“Try to learn to breathe deeply, really to taste food when you eat, and when you sleep really to sleep. Try as much as possible to be wholly alive with all your might, and when you laugh, laugh like hell. And when you get angry, get good and angry. Try to be alive. You will be dead soon enough.” ~ Ernest Hemingway
Papa Hemingway was channeling the Buddha when he wrote these words about the secret to life. We must strive to stay present, and not worry about the future or the past but to live in the moment earnestly.
I found that quote at about 4:00 A.M. with the full moon shining through my bedroom window. I was wide awake and yearning for answers. The universe, hearing my request, offered up that quote. When I looked at the Pinterest photo, I noticed it was on page 42. This struck me as a little cosmic wink and I smiled. (If you’re not already a fan of Douglas Adams’ “Hitchhiker’s Guide to the Universe”, the number 42 is: the “Answer to the Ultimate Question of Life, the Universe, and Everything” calculated by a supercomputer named Deep Thought over a period of 7.5M years.)
Being present really is the secret to the ultimate question of life the universe and everything, and somehow, it also seems to be the hardest thing for the majority of us.
I’ve been thinking about this for a few days in earnest, after an amazing astrological chart reading with the incomparable John Joseph; who told me I needed feed my emotional being and be present in the physical, sensual aspects of life, because I tend to exist in the analytical and intuitive realms.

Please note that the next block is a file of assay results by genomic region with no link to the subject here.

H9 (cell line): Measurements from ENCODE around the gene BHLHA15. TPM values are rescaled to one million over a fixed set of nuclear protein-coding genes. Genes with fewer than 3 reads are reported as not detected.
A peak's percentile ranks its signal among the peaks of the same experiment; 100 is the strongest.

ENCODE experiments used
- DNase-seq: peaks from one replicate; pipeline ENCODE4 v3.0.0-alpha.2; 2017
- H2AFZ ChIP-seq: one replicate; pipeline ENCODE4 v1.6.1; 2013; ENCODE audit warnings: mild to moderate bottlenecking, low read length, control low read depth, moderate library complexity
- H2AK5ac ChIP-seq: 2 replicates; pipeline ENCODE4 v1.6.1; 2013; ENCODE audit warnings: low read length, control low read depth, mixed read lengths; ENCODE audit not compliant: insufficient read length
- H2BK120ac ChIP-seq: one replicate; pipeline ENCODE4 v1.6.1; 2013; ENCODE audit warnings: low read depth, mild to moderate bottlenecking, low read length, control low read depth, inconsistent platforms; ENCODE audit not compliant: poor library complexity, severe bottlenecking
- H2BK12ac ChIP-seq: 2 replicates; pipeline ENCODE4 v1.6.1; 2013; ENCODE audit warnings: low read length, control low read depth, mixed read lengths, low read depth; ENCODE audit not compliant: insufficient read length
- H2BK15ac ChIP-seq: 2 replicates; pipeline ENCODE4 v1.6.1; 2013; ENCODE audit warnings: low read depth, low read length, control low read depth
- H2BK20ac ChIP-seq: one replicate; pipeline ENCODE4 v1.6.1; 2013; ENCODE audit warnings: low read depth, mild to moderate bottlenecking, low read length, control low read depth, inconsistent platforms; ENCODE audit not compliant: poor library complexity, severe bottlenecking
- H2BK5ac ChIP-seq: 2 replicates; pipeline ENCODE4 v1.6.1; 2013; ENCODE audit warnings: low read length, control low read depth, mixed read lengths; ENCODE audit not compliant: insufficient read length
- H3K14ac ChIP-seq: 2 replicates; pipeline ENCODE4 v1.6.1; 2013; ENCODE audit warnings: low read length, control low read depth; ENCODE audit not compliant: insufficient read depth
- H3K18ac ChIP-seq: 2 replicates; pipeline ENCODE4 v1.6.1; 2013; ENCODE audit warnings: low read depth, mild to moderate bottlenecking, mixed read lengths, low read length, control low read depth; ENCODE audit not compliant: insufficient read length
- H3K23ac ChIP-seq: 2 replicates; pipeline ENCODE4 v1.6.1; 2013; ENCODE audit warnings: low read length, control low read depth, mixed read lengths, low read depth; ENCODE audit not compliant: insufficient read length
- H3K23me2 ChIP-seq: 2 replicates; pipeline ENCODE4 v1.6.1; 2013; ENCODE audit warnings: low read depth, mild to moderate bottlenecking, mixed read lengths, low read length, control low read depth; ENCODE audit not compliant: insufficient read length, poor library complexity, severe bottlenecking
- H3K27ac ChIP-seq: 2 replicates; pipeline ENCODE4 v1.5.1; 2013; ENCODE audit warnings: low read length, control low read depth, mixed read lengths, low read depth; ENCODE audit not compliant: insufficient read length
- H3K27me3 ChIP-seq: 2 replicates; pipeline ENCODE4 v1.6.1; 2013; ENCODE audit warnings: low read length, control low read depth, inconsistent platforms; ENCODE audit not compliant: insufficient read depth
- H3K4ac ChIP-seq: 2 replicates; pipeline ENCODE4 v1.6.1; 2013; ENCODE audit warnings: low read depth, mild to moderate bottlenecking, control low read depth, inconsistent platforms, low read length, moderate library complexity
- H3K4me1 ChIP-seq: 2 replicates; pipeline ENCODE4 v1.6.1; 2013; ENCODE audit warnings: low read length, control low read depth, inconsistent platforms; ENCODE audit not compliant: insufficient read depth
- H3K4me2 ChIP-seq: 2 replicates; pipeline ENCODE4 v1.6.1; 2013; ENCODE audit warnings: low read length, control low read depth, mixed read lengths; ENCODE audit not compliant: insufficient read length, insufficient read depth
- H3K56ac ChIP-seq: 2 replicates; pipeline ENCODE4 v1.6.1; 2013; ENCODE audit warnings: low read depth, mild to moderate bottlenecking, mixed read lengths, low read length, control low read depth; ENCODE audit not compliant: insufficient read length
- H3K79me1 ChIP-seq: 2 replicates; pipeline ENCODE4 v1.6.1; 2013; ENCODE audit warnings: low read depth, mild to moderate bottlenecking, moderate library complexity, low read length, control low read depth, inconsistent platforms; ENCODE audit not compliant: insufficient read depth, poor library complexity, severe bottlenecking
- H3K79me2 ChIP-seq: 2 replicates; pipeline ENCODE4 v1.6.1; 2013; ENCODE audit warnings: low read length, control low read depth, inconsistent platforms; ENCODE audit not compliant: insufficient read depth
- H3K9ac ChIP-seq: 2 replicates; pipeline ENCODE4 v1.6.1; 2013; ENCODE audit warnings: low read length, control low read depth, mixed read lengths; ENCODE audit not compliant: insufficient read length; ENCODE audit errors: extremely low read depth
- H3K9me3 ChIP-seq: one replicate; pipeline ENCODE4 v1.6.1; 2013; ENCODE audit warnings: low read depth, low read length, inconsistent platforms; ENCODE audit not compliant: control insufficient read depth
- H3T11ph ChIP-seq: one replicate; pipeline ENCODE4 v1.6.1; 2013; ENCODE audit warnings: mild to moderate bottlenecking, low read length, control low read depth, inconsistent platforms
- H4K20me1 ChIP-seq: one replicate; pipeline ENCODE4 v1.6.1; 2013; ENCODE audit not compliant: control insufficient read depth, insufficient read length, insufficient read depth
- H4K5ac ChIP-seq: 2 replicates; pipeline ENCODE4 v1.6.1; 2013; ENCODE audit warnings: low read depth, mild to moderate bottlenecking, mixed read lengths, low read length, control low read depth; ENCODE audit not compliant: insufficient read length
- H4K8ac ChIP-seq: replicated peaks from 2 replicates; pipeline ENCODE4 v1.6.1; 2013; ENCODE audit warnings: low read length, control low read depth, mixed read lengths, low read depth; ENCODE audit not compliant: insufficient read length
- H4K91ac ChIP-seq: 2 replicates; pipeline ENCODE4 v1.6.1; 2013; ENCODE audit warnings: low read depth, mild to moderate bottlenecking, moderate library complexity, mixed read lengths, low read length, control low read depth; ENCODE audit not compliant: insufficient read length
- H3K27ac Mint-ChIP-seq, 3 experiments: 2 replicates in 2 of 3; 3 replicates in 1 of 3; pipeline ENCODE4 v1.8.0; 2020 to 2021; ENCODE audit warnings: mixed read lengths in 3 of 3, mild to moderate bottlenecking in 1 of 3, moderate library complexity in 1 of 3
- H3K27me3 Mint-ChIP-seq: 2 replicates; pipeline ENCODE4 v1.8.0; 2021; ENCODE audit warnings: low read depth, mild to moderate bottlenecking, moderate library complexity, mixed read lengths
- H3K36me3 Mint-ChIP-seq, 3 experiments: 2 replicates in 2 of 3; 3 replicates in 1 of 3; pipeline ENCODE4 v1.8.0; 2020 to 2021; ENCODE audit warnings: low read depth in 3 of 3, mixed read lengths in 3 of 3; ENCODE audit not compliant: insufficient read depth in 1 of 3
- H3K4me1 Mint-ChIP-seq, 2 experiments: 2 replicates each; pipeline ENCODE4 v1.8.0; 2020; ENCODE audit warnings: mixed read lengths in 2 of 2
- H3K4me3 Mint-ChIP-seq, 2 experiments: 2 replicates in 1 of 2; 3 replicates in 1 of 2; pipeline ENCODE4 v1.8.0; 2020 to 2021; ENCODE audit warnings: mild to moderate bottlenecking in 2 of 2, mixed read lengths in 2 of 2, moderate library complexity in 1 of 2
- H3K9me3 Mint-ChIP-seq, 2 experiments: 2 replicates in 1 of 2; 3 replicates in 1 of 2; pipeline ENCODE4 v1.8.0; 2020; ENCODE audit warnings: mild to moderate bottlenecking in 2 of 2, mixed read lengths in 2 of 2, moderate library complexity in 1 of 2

So, I’ve been experimenting with taking John and Papa Hemingway’s advice lately. This morning, for instance, in my groggy just awakened state, I noticed the beautiful moon offering up her gentle glow in the pre dawn sky. I paused for a moment to admire her beauty before going to wake my daughter.
I called her in to see it too and we stood together momentarily, taking it in. Later, on the drive to school, we listened to our favorite classical music station and I encouraged her to take a sip of coffee while she enjoyed her home made, maple breakfast scone. These tiny things we we could just as easily disconnect from, can also become the conduit to a deeper life experience.
During the short car ride, we talked about the delicious flavor of the scone and the warmth and sweetness of the coffee as a complimentary flavor. We pondered the life experience that inspired the composer who’s rollicking Scherzo punctuated the cityscape outside the bubble of the world in our car. We connected to each another and to the sights, sounds, smells and tastes around us and for a few moments in time. We were both completely present to what our senses offered us.
At drop off, I hugged, kissed her, and sent her off on her way, hoping that she would bring this sense of presence to the rest of her day and not trail off into worrying about things that haven’t come to pass. She learned at the knee of a professional worrier (me), who learned from countless generations of worriers; it’s woven into our DNA. It’s not how I want to live anymore. No matter how much my focus on future contingencies feels like control in the moment, it ultimately cuts me off from all the beauty and goodness happening around me.
So now, as I begin my day I am connecting to the present moment. I feel expanded and more powerful. I’m tuned into my senses, my intuition and the people I meet. I’m grateful as my heart opens to the beauty all around me. Huh, this is easier than I thought it would be.